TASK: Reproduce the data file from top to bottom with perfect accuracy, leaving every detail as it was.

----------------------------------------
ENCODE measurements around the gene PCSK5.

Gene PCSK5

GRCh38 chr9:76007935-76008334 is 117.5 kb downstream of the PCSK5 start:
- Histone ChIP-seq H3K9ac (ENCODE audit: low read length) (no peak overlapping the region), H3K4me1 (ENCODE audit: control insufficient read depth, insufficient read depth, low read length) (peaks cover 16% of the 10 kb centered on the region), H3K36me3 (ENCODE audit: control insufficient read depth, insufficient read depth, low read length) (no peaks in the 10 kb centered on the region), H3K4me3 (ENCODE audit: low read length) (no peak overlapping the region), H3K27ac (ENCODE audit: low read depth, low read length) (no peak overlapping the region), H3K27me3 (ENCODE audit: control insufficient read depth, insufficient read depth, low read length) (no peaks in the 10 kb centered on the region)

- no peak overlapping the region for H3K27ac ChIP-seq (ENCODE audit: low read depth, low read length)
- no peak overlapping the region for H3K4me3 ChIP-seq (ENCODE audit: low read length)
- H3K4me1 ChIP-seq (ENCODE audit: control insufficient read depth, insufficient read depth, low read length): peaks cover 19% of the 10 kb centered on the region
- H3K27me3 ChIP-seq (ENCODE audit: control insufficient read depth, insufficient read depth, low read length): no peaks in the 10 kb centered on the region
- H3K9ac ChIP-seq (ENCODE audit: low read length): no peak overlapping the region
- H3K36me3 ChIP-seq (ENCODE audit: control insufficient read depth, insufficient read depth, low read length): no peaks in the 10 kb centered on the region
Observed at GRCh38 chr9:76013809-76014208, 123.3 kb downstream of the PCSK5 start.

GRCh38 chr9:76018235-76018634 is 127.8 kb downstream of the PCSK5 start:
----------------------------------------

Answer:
ENCODE measurements around the gene PCSK5.

Gene PCSK5

GRCh38 chr9:76007935-76008334 is 117.5 kb downstream of the PCSK5 start:
- Histone ChIP-seq H3K9ac (ENCODE audit: low read length) (no peak overlapping the region), H3K4me1 (ENCODE audit: control insufficient read depth, insufficient read depth, low read length) (peaks cover 16% of the 10 kb centered on the region), H3K36me3 (ENCODE audit: control insufficient read depth, insufficient read depth, low read length) (no peaks in the 10 kb centered on the region), H3K4me3 (ENCODE audit: low read length) (no peak overlapping the region), H3K27ac (ENCODE audit: low read depth, low read length) (no peak overlapping the region), H3K27me3 (ENCODE audit: control insufficient read depth, insufficient read depth, low read length) (no peaks in the 10 kb centered on the region)

- no peak overlapping the region for H3K27ac ChIP-seq (ENCODE audit: low read depth, low read length)
- no peak overlapping the region for H3K4me3 ChIP-seq (ENCODE audit: low read length)
- H3K4me1 ChIP-seq (ENCODE audit: control insufficient read depth, insufficient read depth, low read length): peaks cover 19% of the 10 kb centered on the region
- H3K27me3 ChIP-seq (ENCODE audit: control insufficient read depth, insufficient read depth, low read length): no peaks in the 10 kb centered on the region
- H3K9ac ChIP-seq (ENCODE audit: low read length): no peak overlapping the region
- H3K36me3 ChIP-seq (ENCODE audit: control insufficient read depth, insufficient read depth, low read length): no peaks in the 10 kb centered on the region
Observed at GRCh38 chr9:76013809-76014208, 123.3 kb downstream of the PCSK5 start.

GRCh38 chr9:76018235-76018634 is 127.8 kb downstream of the PCSK5 start: